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WA2IAC's Ten Tec Triton II

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This page contains up-to-the-minute (!) information about my recently acquired Ten Tec Triton II...

Ten Tec Triton II

Above, the Ten Tec Triton II Serial number 00502. The dangly thing at the lower right is the indicator light for the add-on VFO stabilizer described below.

Immediate Mods/Actions:

  • Clean out dust inside, but note this unit was very clean as received
  • Acquire manual from Ten Tec (couldn't find it on the net; will post it here soon)
  • Identify add-on PCB (see below)
  • Test with 12a 12V switching power supply
  • Added cork feet/shims/insulators to back power supply fin so fin doesn't touch the surface the Triton II is placed on.

Problems Found:

  • Humm on AF filter option board (in CW1 and CW2 settings) - bad decoupler cap?
  • Some noise on band select gang switches
  • Dial pointer hangs (gets stuck) at extreme left

An Awesome Addition for VFO Stability

When I received the rig - and fortunately the Ten Tec manual (not included with the radio, and not findable on the 'net), I found an extra board inside (as had been described in the eBay entry). There was a wire running into the main tuning capacitor chamber, and thought "wow, that's an interesting add-on". I removed the PCB and found the callsign K4DPK on the foil side of the board (which hadn't been visible to the individual that sold me the rig). Some Googling rapidly revealed the PCB to be Phil, K4DPK's VFO stabilizer circuit. Rather than re-phrase what it's about, I've excerpted the information Phil had posted on the web. Apparently these have been made for many years, and I've got one of the old ones. Phil is still making this device, which will be of interest to anyone with a vintage VFO on their hands...

I gave Phil a call on the land line, and had a great chat with him. It turns out Phil's hamshack is predominantly Ten Tec! He's got nearly every major beast of Ten Tec's represented there. Phil is also a fan of AM, and told me that in addition to rebuilding some Hallicrafter receivers, he's building up a kilowatt rig for AM. It was such a pleasure and happenstance to run into Phil. We discovered some other things we have in common, which made for Phil having a good understanding of the trials and tribulations I've been through in the past few years. But, back to the VFO stabilizer...

From the K4DPK Web Page for the VFO Stabilizer circa 1/2011

DPK VFO Stabilizer.....Greatly reduces drift in conventional VFOs and PTOs.  This device has been installed and proven effective in a great many older rigs.  A partial list:

  • Swan 350B Swan 500cx
  • Heath HW-101, SB-102, SB104A
  • Collins KWM2
  • Kenwood TS-120, TS-520, TS-530S, TS-820S, TS-830S
  • TenTec Triton IV,  Corsair, Corsair II, 580 Delta, and Model 540
  • Drake TR3, TR4, T4XC, R4C (sorry no TR7 or TR7A)
  • Signal One CX7 and CX-11
  • Yaesu FT-101, 901dm, 902
  • many others including Hammarlund and Hallicrafters rigs.

Click the image below for a high-res image...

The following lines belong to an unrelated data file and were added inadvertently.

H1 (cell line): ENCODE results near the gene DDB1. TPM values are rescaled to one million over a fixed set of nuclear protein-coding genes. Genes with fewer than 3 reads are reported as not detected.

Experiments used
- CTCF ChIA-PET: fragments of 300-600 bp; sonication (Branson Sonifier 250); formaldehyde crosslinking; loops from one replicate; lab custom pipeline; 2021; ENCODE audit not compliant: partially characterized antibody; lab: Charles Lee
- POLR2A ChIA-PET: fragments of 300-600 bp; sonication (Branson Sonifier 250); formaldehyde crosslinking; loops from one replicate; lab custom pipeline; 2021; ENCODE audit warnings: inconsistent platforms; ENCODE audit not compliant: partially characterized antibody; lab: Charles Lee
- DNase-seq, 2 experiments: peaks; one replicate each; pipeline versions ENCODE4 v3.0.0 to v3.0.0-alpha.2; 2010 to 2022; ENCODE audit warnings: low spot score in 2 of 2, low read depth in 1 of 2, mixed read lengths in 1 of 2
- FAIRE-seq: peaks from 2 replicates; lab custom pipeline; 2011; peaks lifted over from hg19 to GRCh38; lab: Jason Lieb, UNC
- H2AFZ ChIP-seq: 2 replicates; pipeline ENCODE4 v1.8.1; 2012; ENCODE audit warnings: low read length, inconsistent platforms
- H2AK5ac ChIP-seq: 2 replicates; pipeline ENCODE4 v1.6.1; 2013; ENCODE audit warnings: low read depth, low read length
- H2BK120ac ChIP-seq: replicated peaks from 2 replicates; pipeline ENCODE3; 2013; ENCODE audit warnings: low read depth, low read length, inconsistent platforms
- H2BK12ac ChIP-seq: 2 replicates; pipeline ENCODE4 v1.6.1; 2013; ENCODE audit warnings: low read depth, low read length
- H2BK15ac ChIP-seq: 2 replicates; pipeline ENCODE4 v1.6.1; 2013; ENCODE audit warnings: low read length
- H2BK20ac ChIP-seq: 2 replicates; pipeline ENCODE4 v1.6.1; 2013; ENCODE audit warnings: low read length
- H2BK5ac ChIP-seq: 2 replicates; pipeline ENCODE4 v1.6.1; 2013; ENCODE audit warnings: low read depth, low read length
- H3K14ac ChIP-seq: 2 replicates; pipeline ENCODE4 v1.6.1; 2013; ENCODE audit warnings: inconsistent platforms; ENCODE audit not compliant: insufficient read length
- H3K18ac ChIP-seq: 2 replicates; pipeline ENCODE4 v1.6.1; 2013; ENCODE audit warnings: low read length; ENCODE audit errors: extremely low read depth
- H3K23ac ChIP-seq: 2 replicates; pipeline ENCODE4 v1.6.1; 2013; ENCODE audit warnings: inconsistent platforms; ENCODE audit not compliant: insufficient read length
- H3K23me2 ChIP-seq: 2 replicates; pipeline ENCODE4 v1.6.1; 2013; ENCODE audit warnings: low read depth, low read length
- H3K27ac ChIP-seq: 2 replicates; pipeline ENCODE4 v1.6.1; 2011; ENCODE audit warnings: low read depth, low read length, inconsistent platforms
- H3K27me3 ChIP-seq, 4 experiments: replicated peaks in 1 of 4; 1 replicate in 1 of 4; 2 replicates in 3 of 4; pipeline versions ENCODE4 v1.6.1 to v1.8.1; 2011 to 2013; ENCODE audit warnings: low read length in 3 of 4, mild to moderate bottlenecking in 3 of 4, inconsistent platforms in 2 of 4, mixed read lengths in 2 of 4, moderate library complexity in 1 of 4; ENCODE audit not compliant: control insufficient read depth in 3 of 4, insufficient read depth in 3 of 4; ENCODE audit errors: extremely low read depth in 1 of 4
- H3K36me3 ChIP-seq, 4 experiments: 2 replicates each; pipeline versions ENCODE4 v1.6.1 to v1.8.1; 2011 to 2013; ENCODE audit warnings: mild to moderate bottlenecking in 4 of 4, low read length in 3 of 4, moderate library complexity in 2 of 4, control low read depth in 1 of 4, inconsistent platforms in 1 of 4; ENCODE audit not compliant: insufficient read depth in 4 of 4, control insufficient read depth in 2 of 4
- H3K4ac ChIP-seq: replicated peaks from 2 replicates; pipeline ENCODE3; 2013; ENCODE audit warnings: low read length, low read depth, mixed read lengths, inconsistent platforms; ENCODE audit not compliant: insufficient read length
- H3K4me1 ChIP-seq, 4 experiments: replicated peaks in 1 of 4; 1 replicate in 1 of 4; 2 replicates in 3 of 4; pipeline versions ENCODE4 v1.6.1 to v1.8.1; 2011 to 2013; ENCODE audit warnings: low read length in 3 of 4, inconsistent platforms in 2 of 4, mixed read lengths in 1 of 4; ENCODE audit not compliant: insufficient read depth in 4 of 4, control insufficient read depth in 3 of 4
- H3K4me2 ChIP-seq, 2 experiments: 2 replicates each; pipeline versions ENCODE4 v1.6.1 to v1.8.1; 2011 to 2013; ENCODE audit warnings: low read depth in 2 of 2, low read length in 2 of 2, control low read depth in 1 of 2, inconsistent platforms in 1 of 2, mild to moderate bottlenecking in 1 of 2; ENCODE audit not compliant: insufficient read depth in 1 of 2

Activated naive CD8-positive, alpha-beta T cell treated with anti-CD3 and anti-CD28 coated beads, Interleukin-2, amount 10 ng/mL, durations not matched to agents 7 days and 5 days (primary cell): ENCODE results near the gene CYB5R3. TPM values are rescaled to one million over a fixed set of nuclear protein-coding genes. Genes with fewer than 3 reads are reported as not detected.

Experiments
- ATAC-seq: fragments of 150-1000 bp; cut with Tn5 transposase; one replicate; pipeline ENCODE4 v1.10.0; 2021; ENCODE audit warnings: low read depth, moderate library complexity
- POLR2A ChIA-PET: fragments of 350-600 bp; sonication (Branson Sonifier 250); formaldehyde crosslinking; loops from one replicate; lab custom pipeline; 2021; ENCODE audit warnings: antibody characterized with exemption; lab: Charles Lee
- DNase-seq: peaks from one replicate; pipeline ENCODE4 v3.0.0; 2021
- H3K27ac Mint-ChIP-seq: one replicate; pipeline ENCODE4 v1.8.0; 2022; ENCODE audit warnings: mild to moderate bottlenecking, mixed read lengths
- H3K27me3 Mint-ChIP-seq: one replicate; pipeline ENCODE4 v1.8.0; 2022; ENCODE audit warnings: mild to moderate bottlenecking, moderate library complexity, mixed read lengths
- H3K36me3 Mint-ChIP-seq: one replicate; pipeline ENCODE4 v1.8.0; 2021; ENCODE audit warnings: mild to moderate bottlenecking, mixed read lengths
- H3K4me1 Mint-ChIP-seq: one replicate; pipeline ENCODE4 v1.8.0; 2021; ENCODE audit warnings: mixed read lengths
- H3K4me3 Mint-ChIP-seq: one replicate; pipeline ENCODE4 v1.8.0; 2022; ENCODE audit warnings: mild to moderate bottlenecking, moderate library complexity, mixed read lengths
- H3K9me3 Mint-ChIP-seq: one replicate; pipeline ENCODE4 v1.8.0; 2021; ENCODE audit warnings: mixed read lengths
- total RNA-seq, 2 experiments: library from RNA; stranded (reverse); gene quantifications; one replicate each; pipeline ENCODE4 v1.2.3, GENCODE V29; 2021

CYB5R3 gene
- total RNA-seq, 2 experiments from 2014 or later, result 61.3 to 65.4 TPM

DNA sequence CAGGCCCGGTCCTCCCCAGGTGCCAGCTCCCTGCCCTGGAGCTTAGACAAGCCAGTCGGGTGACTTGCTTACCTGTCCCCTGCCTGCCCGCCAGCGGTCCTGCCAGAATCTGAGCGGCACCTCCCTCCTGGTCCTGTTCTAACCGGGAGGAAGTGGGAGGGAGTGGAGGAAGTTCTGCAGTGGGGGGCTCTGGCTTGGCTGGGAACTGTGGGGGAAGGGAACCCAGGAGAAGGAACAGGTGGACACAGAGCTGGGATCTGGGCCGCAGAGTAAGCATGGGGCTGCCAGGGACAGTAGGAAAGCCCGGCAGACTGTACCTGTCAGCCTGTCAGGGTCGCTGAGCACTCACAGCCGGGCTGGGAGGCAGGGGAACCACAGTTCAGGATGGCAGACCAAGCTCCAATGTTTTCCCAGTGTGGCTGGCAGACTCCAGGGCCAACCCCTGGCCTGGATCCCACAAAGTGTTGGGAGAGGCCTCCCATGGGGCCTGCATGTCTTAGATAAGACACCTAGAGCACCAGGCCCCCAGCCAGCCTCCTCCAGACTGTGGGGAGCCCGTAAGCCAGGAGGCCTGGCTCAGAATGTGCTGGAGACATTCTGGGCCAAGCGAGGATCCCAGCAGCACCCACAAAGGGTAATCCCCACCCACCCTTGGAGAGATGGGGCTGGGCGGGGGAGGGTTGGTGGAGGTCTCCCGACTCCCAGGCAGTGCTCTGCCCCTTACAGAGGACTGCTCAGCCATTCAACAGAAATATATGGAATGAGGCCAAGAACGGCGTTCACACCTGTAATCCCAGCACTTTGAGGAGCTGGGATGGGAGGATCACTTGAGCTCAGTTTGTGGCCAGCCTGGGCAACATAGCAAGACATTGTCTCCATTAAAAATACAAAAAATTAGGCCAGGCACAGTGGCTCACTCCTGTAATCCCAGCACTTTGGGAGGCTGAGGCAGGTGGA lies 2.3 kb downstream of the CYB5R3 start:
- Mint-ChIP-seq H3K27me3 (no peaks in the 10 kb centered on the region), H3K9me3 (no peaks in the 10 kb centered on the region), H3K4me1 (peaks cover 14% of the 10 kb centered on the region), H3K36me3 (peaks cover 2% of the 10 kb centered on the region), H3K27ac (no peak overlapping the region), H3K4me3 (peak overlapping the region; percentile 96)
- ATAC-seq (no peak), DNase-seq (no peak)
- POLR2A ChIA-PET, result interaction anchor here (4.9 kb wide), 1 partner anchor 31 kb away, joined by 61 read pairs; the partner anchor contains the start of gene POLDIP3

Picture of the K4DPK VFO Stabilizer PCB

How the Stabilizer works:

The signal from a stable on-board crystal oscillator and a sampling of the signal from the rig's VFO are both processed through binary counters to develop a high degree of accuracy, then integrated to generate a control voltage.

This controlling voltage is applied to a varactor network across the tuned circuit of the VFO.  The control voltage is used in a way that is inverse to the direction of drift, so drift is corrected as it happens.

A built-in delay prevents the correction of fast frequency changes.  This allows the circuit to "turn loose" when you turn the VFO knob, and then "re-grab" on the new frequency.

The high-quality glass epoxy control board measures approx. 2" X 3" and contains 5 integrated circuits, a stable crystal reference oscillator and on-board voltage regulation.  It will mount inside the radio.  No changes are made to the radio.  There are simply four attachment points where the Stabilizer connects.  These are clearly indicated on Installation Instructions supplied for your specific radio.

The price of the Stabilizer is $70 shipped in CONUS [circa 1/2011].  Installation is very simple and usually takes about an hour.  There are no changes made to the transceiver.  Only a few connections are made to existing points in the radio, and these are precisely shown on the drawings supplied for installation in your radio. 

History of the Stabilizer:  The idea for this circuit started in Europe, and in the 1980s my good friend Jim Miles, K5CX (SK) adapted it for use in his homebrew transceiver.  At the time, we were interested in operating HF Packet, so I installed a stabilizer in my TS-530s.  There was an immediate improvement in rig stability.  I could stay connected to the packet cluster for hours instead of minutes.  By making changes in the binary structure, crystal frequencies and controlling elements, I've been able to adapt the circuit to fit a great many radios, and, as indicated earlier, they have been quite successful.  

Phil Chambley, Dr.
28 East Camelia Rd. NE
Rome, GA 30161









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